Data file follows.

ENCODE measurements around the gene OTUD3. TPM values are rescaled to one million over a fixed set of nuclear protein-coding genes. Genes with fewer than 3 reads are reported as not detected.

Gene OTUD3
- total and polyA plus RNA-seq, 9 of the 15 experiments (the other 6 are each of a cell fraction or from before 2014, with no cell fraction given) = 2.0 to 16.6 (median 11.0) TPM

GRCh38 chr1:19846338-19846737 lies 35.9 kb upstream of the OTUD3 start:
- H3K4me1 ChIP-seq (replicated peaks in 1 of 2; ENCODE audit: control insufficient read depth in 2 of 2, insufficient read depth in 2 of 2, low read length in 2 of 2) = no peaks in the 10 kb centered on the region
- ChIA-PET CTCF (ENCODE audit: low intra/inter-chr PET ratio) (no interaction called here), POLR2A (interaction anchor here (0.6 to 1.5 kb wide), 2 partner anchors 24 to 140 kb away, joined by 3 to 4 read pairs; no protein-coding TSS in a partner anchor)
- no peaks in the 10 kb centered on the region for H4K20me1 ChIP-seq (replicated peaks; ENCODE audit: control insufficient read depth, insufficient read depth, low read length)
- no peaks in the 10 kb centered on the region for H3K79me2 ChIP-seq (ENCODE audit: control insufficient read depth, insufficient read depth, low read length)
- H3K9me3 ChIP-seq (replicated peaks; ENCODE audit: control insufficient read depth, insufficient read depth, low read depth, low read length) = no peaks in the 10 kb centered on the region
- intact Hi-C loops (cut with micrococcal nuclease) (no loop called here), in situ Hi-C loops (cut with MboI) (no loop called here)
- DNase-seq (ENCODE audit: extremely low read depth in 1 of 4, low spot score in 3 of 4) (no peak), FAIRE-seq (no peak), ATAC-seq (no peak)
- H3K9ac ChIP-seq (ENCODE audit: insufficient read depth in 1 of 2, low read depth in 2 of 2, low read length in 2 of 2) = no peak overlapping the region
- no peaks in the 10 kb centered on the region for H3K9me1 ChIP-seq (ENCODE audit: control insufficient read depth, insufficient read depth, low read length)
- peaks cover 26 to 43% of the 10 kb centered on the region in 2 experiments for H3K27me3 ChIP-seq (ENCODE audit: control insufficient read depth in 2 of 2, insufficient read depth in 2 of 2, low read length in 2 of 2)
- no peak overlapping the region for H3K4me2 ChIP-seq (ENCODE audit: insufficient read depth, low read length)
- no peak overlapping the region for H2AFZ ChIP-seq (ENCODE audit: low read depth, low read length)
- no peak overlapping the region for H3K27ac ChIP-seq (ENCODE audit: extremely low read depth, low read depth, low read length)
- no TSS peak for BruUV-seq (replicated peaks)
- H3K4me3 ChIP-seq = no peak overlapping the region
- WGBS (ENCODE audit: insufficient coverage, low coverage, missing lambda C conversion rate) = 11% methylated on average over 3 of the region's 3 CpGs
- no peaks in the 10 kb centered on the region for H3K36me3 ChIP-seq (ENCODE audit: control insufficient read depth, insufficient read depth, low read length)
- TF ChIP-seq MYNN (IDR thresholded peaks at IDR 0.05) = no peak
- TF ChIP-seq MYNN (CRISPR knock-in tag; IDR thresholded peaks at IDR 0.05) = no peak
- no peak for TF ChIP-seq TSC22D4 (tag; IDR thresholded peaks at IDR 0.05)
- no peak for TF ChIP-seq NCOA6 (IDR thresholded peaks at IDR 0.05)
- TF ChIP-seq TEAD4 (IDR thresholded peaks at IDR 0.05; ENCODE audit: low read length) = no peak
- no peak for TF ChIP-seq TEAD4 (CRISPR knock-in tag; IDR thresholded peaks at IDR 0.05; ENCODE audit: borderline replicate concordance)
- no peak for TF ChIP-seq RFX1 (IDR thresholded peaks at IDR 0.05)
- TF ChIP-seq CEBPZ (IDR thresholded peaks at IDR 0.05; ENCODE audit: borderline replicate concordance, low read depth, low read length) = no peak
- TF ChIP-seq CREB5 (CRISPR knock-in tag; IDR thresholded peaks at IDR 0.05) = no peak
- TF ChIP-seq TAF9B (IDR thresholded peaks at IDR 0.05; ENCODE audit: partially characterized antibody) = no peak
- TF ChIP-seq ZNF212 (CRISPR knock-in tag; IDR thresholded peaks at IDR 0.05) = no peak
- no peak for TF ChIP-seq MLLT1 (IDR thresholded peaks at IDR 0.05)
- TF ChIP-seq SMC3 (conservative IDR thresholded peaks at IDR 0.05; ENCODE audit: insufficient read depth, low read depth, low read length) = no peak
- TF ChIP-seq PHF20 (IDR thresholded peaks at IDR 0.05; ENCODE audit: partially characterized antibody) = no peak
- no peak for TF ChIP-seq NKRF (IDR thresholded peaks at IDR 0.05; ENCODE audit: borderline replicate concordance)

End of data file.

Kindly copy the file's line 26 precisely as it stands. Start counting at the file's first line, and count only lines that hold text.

- TF ChIP-seq TEAD4 (IDR thresholded peaks at IDR 0.05; ENCODE audit: low read length) = no peak